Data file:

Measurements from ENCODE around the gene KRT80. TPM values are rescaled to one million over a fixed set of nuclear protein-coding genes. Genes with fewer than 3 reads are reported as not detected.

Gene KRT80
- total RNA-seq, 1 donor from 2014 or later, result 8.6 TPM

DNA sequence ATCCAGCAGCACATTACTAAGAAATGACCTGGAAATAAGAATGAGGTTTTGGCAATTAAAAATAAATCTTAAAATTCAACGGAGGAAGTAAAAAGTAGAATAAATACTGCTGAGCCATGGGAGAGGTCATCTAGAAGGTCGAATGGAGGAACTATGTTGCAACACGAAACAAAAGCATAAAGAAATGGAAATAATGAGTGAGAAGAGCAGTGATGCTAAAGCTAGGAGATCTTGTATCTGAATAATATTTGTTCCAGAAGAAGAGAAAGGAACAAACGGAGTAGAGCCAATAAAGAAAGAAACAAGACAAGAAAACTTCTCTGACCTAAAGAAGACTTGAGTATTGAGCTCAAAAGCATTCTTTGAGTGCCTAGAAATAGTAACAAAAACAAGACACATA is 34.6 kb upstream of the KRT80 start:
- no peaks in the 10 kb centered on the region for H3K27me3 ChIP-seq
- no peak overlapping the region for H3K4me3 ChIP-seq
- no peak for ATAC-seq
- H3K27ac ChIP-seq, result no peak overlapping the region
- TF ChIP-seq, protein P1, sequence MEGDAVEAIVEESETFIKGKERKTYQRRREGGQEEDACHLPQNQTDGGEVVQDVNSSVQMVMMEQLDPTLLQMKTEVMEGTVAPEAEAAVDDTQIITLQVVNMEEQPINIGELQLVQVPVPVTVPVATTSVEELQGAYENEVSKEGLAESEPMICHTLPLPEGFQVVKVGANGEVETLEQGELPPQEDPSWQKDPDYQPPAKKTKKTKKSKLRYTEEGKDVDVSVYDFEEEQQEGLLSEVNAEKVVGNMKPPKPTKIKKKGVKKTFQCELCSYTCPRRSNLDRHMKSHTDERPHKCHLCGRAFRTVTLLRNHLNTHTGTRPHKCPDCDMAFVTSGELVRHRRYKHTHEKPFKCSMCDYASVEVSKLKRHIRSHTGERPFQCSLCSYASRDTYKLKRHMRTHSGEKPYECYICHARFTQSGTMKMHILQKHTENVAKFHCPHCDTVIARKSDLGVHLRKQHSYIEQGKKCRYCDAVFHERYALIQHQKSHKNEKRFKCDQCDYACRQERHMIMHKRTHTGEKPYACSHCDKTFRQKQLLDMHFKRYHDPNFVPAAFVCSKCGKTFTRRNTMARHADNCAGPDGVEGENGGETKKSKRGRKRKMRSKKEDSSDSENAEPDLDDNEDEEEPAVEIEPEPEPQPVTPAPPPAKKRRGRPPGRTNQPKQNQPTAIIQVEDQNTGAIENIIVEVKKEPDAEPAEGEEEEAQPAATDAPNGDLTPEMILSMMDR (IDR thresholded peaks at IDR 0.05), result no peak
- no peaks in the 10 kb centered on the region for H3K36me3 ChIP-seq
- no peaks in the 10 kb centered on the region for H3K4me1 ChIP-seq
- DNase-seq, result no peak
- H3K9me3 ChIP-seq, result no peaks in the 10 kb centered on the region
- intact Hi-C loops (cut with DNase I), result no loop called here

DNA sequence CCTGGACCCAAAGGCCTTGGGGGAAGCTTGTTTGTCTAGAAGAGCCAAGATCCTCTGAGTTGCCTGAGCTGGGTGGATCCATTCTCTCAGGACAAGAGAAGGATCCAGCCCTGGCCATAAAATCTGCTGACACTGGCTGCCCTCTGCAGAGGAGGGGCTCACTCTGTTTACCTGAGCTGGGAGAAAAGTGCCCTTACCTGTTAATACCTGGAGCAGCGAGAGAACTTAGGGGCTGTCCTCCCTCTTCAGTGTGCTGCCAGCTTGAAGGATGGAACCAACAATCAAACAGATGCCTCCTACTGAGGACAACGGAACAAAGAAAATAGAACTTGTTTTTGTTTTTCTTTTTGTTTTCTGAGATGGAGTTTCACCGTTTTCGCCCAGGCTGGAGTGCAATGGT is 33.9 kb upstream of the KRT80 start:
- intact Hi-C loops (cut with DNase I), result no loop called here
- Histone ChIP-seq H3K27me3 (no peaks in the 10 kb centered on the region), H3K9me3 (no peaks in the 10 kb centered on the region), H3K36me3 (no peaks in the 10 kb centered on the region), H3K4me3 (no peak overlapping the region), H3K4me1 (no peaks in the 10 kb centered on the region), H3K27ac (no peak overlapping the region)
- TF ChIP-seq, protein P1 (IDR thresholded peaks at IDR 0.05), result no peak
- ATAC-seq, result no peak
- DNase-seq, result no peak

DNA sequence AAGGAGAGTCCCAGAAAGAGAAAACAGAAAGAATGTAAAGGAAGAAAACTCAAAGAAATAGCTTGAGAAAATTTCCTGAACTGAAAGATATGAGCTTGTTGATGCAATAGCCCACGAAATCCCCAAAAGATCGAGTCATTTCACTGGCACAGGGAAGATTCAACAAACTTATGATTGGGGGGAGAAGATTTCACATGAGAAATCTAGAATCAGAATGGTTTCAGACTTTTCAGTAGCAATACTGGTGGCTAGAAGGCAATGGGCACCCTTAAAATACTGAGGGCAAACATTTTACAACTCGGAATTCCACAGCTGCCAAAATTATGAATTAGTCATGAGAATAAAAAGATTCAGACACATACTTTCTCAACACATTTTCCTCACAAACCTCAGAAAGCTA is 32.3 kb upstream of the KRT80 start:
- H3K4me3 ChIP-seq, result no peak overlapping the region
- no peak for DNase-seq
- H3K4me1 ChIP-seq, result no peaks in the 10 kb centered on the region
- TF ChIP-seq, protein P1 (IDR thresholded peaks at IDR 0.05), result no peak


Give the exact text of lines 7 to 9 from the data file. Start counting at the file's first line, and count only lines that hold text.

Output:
- no peak for ATAC-seq
- H3K27ac ChIP-seq, result no peak overlapping the region
- TF ChIP-seq, protein P1, sequence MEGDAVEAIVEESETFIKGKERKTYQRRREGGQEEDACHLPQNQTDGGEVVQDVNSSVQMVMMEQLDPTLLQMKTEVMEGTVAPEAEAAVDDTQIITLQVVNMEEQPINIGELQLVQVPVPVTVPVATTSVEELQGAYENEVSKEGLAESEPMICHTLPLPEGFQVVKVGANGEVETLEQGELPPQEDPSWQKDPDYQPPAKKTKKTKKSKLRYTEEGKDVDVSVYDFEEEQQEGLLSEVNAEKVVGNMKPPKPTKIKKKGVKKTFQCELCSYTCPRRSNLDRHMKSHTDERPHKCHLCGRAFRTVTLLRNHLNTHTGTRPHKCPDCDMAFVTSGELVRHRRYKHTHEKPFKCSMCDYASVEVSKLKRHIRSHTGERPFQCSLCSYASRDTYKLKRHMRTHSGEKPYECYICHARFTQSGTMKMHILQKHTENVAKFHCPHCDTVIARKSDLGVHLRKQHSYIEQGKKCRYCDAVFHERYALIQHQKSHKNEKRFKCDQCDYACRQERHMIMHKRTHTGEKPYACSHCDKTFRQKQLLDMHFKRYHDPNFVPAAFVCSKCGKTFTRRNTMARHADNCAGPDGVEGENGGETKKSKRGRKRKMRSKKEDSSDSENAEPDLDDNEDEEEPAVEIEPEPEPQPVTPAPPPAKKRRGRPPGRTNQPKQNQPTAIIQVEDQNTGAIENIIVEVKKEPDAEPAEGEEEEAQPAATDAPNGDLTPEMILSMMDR (IDR thresholded peaks at IDR 0.05), result no peak